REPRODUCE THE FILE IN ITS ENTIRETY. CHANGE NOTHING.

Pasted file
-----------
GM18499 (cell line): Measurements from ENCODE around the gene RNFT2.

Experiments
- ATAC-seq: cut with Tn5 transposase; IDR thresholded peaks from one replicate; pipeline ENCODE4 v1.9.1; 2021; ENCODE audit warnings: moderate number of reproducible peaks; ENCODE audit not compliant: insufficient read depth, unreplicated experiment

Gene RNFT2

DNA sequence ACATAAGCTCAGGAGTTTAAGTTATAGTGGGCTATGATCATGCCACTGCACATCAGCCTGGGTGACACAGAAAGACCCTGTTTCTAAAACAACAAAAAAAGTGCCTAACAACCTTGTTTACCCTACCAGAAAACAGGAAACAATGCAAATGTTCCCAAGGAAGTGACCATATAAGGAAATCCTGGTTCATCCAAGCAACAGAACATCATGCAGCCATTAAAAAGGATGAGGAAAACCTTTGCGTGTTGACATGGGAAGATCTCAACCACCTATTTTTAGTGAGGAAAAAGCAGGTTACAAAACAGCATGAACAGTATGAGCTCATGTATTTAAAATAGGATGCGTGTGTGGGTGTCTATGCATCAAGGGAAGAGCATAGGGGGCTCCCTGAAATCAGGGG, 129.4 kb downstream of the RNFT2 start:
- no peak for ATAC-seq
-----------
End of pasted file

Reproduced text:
GM18499 (cell line): Measurements from ENCODE around the gene RNFT2.

Experiments
- ATAC-seq: cut with Tn5 transposase; IDR thresholded peaks from one replicate; pipeline ENCODE4 v1.9.1; 2021; ENCODE audit warnings: moderate number of reproducible peaks; ENCODE audit not compliant: insufficient read depth, unreplicated experiment

Gene RNFT2

DNA sequence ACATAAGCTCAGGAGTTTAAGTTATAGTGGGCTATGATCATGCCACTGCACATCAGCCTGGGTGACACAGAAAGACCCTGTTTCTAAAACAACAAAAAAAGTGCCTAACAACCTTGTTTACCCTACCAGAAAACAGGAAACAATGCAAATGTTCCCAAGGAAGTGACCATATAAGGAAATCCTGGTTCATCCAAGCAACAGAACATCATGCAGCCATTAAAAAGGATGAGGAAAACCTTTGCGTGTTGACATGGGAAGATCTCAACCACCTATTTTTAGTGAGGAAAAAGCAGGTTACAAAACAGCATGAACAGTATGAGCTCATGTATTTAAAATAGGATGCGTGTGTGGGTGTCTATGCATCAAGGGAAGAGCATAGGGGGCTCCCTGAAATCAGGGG, 129.4 kb downstream of the RNFT2 start:
- no peak for ATAC-seq